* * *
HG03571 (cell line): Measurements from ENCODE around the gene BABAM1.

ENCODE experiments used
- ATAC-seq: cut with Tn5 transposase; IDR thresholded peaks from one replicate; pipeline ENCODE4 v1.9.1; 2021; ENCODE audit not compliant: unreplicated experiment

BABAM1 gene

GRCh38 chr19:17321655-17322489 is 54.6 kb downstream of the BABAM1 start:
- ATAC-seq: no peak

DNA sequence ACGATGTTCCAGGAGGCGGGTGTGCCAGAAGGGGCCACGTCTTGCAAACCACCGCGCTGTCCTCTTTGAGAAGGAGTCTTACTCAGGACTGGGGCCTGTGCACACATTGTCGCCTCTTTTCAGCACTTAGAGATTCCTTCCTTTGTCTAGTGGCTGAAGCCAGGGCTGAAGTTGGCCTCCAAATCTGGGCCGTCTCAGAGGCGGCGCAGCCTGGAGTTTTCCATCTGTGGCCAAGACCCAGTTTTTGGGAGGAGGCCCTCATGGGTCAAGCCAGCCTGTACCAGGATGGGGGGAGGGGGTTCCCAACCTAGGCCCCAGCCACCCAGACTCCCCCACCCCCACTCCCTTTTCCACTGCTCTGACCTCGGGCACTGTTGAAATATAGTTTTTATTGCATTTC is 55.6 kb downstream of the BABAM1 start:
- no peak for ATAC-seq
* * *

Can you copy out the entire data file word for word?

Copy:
HG03571 (cell line): Measurements from ENCODE around the gene BABAM1.

ENCODE experiments used
- ATAC-seq: cut with Tn5 transposase; IDR thresholded peaks from one replicate; pipeline ENCODE4 v1.9.1; 2021; ENCODE audit not compliant: unreplicated experiment

BABAM1 gene

GRCh38 chr19:17321655-17322489 is 54.6 kb downstream of the BABAM1 start:
- ATAC-seq: no peak

DNA sequence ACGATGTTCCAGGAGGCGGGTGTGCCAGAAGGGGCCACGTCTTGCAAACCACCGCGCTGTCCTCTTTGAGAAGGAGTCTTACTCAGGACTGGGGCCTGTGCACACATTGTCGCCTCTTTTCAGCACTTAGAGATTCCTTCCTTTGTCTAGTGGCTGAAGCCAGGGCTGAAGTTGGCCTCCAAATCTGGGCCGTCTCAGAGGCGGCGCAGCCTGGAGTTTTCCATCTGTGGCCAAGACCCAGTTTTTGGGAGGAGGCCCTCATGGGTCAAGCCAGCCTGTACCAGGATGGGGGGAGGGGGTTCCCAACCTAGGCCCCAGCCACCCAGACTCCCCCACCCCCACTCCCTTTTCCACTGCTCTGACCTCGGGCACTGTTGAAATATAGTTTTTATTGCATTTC is 55.6 kb downstream of the BABAM1 start:
- no peak for ATAC-seq